It seems like everyone loves The Hunger Games. According to MTV News, the film broke box office records, earning an astounding $155 million on opening weekend in North America alone.

This surpasses both The Twilight Saga: New Moon as well as Spider-Man 3, making this the third-highest grossing premier weekend of all time. This shattered any predictions made by experts, and it left many wondering: How did they do it?

The answer, of course, lies in the marketing strategy.

The Hunger Games was made to be marketed

The mockingjay pin logo

The Hunger Games’ success can teach marketers about the importance of having a solid product. This is the reason that the book had such a large following in the first place. First, the story had an amazing logo. The mockingjay pin was used on the cover of the novel and become key to the branding of the film. In the novel, the pin stood for courage and spirit. Lionsgate knew what the logo meant to fans of the novel, and put it in every trailer, poster and ad.

Second, the novel puts a heavy emphasis on partnerships. Spoiler Alert: Although only one person was supposed to win the games, two came out victorious. The novel is full of instances where one person could not have survived without the other, and this is something that can transfer over into the marketing world.

Having partnerships with other companies can strengthen your brand. Although you may not want to sync up with your competition, working with a complementary brand could help bring you a new audience.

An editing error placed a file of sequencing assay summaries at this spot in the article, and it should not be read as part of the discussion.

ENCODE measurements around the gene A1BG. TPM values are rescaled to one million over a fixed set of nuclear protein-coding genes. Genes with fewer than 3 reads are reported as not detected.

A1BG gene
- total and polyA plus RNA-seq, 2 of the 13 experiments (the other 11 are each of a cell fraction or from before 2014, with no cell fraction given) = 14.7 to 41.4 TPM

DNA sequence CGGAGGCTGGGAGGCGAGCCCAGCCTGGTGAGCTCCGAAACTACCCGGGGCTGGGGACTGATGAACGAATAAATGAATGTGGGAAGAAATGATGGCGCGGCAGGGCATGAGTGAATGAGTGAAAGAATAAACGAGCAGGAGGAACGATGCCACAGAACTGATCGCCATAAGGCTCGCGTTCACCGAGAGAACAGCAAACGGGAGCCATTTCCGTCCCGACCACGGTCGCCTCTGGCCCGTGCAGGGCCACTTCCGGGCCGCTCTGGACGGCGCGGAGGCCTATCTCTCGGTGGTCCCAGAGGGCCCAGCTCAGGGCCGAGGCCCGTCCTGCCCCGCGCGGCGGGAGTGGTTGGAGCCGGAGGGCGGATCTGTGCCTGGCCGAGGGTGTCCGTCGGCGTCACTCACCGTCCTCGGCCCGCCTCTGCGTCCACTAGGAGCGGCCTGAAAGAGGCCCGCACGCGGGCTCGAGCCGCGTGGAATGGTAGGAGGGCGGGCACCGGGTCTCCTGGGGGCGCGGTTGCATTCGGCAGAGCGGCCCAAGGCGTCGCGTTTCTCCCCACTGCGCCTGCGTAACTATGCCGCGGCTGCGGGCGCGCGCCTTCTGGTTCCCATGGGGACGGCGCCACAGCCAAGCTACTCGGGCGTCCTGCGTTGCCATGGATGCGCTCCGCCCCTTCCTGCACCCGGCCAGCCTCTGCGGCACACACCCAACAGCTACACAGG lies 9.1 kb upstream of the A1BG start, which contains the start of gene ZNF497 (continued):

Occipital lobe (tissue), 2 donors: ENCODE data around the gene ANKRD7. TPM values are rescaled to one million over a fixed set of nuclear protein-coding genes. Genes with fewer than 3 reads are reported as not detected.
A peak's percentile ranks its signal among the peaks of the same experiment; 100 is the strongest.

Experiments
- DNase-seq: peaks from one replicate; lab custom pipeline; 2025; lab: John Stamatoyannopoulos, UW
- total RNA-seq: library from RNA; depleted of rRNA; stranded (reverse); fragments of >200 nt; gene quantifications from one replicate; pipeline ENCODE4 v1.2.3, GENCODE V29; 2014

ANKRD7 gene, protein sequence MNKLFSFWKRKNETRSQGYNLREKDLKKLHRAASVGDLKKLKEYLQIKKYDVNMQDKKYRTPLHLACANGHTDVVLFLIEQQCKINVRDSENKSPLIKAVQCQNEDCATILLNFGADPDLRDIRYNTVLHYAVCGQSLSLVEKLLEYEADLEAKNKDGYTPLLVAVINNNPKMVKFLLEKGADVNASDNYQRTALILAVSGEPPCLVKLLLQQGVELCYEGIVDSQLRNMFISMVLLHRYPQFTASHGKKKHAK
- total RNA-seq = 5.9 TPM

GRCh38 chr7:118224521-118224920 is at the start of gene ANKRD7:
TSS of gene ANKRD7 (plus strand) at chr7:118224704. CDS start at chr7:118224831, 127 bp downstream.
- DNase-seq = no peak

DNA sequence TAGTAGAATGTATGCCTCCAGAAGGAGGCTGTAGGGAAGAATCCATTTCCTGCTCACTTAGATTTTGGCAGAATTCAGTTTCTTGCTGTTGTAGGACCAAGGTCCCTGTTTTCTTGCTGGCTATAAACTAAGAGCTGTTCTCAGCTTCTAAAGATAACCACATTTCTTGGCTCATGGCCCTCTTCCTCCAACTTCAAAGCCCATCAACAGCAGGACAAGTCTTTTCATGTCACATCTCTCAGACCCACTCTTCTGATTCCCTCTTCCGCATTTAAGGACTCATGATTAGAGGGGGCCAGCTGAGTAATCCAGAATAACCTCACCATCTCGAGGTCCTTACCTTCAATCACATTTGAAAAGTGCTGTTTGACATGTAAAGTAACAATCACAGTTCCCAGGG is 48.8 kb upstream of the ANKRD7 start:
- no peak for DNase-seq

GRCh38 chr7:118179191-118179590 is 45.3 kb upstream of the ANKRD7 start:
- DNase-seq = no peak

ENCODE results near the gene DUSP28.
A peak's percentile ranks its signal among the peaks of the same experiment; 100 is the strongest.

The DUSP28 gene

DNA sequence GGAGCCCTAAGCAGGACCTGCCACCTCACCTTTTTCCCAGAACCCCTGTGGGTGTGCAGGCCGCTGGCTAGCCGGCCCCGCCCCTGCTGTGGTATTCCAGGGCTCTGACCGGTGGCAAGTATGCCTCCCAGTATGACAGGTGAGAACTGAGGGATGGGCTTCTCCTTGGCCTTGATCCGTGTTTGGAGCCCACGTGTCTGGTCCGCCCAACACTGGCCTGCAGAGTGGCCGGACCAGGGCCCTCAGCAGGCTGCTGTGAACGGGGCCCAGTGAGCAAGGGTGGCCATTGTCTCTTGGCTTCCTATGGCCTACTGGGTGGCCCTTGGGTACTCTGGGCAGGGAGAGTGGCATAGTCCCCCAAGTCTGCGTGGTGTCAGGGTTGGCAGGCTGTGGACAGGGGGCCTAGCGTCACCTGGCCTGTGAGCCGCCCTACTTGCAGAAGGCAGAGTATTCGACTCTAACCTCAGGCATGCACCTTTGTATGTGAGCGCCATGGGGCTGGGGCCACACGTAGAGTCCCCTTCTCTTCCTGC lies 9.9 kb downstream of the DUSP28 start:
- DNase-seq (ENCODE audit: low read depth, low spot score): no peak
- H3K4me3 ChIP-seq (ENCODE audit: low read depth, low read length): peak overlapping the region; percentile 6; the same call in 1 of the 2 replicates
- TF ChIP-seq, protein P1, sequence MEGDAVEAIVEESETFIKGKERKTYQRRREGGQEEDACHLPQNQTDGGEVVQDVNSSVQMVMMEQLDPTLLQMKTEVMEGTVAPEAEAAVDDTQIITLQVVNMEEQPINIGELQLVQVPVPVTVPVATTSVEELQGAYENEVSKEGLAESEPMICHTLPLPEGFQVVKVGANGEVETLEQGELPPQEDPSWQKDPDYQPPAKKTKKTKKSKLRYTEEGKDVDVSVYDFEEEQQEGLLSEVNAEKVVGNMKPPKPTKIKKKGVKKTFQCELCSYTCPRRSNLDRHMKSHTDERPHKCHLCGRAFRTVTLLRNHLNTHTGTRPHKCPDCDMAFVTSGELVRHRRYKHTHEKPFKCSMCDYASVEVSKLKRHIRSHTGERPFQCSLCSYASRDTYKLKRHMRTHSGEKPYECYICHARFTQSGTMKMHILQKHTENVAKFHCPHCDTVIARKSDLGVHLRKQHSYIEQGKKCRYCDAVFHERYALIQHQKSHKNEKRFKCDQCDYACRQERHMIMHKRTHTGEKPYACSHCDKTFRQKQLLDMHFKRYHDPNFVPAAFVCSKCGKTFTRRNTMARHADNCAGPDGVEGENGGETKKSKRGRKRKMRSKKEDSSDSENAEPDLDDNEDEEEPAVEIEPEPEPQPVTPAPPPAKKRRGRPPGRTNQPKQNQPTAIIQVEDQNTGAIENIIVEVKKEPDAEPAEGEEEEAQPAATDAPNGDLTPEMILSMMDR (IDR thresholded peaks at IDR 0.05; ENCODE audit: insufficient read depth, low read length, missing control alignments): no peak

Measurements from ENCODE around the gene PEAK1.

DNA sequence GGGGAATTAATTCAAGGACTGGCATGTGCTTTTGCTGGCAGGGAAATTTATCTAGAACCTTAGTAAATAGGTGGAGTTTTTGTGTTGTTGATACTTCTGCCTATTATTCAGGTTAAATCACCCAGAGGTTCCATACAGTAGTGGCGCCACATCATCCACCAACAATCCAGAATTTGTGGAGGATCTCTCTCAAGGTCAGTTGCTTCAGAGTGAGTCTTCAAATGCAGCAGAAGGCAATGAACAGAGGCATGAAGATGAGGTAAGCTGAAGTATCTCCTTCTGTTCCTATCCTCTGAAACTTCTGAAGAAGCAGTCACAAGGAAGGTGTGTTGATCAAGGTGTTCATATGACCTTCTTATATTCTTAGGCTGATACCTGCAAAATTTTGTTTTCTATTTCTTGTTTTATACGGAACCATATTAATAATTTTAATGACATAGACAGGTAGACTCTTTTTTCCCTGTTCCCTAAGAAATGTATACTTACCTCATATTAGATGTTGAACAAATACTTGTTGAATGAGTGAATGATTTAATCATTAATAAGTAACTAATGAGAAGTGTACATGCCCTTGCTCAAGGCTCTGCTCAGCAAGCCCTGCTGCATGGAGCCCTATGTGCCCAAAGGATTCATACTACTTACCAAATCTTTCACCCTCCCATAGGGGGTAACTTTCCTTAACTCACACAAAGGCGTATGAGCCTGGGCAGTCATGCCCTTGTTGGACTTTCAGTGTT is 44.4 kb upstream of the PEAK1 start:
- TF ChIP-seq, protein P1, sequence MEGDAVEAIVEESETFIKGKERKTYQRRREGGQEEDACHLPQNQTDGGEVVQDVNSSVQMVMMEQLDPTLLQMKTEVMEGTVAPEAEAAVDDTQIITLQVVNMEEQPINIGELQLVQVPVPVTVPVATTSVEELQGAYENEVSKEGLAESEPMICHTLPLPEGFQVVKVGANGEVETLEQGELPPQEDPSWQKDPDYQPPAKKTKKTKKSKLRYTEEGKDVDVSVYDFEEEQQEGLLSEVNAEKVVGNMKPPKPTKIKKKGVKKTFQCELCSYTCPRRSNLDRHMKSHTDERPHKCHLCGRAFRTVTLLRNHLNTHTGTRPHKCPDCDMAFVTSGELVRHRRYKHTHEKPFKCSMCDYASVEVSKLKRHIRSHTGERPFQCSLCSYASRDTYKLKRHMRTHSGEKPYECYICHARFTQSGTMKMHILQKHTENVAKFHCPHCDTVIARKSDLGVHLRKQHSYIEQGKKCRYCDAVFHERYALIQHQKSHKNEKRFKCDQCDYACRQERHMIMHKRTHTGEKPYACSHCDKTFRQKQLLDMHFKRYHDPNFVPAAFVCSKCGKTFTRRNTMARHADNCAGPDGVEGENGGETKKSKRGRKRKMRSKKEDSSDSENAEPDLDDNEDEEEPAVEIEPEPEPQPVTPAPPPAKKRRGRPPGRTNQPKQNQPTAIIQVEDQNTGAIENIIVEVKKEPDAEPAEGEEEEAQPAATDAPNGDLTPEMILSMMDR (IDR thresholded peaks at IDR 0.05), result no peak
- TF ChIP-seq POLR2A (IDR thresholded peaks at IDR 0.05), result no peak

Actors Jennifer Lawrence and Liam Hemsworth

Marketing the movie

Aside from what the novel brought to the table, the film’s producers were able to create a few little marketing tricks of their own. Word-of-mouth became very important for those charged with marketing the film.
The film had different social media accounts for the different “districts,” or groups of people, that were described in the novel. If you wanted to see what one district thought about something in the news, all you had to do was head over to that district’s Twitter account.

 

Marketers also created social media quizzes that let fans find out which district he or she would live in if they were in The Hunger Games’ story world. Once again, bringing the story to life really worked. There was an element of interaction to this marketing tactic, and teens everywhere couldn’t seem to get enough (In case you were wondering, I would have lived in District 8).

Most importantly, the social accounts never gave away any scenes from the film. The integrity (and suspense) of the story was preserved.

If you were to read the novel, you would likely find many more marketing lessons that relate directly to your business. Unfortunately, you will likely be too wrapped up in the story to really
pay attention.